The theatre company's name, Recorded Delivery, gives the game away. This is Verbatim Theatre with a difference. In an effort to obtain a level of authenticity that writer Alecky Blythe believes is beyond the abilities of even the finest actors, the company has introduced a new technique, which is intended to take the portrayal of reality a stage further than usual.
All five actors, playing numerous parts in Cruising, have expensive looking Sennheiser earphones on throughout the play. Rather than broadcasting to the hard of hearing or even listening to Gnarls Barkley or Sandi Thom, they are listening to the original speakers, whose lines that they are delivering, verbatim seconds later.
The theory is great but the practice leaves a great deal to be desired. Whereas with good acting, one immediately suspends disbelief and forgets that the people on stage are not the characters that they portray, the reverse happened on the opening night of Cruising.
Eventually, whether because the actors were fluffing their lines or they were unable to replicate the exact pauses and hesitations of their audio mentors, it was all too easy to become obsessed with the jerky delivery and lose track of what was being said.
The subject-matter of Cruising is geriatric love and sex. This is almost a taboo issue and audiences always seems surprised when they are confronted with the proposition that anybody over, well - probably their own age, would ever think of sex let alone try to practise it.
Alecky Blythe relies on this age blindness for the comic effect of a piece that she has put together from numerous interviews with older people whose libido has not conveniently dissipated.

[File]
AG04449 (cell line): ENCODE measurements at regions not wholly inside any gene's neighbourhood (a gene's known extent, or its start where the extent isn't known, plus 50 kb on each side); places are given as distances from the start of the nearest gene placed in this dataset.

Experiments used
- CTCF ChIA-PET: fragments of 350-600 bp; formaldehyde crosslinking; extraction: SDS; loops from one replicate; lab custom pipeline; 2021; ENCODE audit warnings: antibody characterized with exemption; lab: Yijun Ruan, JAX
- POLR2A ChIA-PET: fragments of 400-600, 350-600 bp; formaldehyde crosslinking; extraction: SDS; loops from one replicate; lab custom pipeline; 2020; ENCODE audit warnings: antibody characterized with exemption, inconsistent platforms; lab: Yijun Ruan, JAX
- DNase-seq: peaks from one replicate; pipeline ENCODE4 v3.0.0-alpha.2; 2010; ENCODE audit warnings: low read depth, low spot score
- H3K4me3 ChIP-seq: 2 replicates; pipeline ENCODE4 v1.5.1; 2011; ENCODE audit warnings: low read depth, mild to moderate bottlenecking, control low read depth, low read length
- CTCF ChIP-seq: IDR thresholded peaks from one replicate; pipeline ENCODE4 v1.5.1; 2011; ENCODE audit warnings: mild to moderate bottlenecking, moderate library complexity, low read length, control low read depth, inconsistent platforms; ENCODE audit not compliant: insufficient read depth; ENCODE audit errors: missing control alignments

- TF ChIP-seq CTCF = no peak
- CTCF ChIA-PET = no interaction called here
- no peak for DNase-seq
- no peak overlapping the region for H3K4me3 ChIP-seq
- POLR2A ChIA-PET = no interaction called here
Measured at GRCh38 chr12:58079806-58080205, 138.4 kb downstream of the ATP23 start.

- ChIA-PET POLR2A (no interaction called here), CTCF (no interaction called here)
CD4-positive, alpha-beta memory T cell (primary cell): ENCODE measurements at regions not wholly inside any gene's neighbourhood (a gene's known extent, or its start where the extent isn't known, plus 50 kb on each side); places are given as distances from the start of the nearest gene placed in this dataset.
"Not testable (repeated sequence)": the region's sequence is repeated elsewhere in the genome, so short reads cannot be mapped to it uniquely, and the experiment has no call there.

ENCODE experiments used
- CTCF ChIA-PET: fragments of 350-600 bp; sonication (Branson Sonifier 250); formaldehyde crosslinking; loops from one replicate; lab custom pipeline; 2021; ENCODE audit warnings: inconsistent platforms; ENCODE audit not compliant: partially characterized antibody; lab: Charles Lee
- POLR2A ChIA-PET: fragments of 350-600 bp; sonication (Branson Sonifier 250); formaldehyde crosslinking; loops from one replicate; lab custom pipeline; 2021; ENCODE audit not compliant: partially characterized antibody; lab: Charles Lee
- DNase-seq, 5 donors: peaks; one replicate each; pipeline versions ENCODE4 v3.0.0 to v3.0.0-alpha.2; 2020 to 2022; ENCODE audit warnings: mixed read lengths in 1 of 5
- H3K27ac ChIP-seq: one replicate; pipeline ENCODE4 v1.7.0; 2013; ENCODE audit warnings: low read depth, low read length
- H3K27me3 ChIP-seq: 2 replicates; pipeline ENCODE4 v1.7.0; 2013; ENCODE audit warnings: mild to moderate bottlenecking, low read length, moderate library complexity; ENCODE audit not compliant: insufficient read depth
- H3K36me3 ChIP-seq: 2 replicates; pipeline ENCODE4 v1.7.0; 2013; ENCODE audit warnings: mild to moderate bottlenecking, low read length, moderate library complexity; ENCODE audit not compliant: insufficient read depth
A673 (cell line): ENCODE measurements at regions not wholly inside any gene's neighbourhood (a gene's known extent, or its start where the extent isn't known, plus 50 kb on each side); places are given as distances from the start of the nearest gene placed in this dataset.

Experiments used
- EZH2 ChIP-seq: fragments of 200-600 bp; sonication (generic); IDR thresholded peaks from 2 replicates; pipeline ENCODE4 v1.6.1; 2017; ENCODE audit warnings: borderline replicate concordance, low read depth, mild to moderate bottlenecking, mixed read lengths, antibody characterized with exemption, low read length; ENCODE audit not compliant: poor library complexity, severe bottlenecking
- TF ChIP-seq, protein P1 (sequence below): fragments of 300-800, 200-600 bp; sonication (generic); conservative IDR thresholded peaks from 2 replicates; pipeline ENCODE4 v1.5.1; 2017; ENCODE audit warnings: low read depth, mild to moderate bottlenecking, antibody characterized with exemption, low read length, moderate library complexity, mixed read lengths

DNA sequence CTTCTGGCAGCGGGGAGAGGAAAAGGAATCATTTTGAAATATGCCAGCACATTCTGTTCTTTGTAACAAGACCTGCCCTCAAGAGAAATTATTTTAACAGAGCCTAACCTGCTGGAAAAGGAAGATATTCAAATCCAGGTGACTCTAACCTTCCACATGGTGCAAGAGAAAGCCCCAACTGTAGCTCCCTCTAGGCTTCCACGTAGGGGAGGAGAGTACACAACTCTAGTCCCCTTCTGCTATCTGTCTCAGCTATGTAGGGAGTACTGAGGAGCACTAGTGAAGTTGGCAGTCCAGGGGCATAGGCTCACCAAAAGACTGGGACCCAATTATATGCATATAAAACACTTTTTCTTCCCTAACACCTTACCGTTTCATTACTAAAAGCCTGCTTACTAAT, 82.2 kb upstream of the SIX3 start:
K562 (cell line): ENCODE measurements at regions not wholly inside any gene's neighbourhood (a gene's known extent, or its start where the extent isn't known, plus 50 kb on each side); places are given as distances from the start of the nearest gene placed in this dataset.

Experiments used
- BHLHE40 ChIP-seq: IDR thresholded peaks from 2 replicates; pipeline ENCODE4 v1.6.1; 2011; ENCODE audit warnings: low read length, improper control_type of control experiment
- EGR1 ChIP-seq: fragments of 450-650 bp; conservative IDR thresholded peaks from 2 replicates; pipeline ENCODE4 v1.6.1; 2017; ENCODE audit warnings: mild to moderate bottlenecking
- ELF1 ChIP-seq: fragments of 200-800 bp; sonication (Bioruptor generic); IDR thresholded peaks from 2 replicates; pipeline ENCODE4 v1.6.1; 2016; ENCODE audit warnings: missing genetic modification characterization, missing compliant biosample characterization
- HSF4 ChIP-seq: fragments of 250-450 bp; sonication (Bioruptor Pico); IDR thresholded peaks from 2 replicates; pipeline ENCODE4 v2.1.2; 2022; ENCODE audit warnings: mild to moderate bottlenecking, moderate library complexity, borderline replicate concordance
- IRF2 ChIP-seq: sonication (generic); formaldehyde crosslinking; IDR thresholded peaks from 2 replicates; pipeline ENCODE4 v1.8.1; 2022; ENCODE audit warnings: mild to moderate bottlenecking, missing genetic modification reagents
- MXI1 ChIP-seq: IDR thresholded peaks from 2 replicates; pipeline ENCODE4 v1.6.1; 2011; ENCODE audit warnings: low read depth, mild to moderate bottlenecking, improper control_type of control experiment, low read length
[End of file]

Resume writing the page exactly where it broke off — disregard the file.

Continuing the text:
Her protagonist is Maureen, played like all the characters, by actors thirty or so years younger, in this case Miranda Hart. After Maureen's husband David, the perfect sex machine, died, though she was a septuagenarian, she sought love, or at least a little hanky-panky.
After two months of bliss with a rich old codger on a cruise, she then tried to find similar joy with increasing frustration as the man count passed thirty and then forty failures. This is a fussy woman who seems capable of dissing any man that she meets, either for the sexual inabilities or social problems, her favourite form of opprobrium being "he's a yokel".
By contrast, her friend, Claire Lichie's Margaret, has been lucky enough to have prospective lovers or husbands swarming around her like flies. She is about to tie the knot with the sprightly Geoff played by Ian Dunn.
The play contrasts the experiences of these two female friends and also throws in anecdotal experiences from many other oldies with similar tales to tell. Some can be extremely funny either deliberately or unwittingly, such as the man who lied about his age to a dating agency, reducing it by three years to 87!
While all of the words have been put together from interviews with real people, the first half does not hang together and feels more like a series of anecdotes than a play, although it does allow Jason Barnett to demonstrate what a good and versatile character actor he is.
Once the tale of the two women gets going, both the actors and the storyline become smoother but even so, the material is very slight and after a few laughs at old people's efforts to get their creaky legs over, there is not a lot more to reflect upon.
Reviewer: Philip Fisher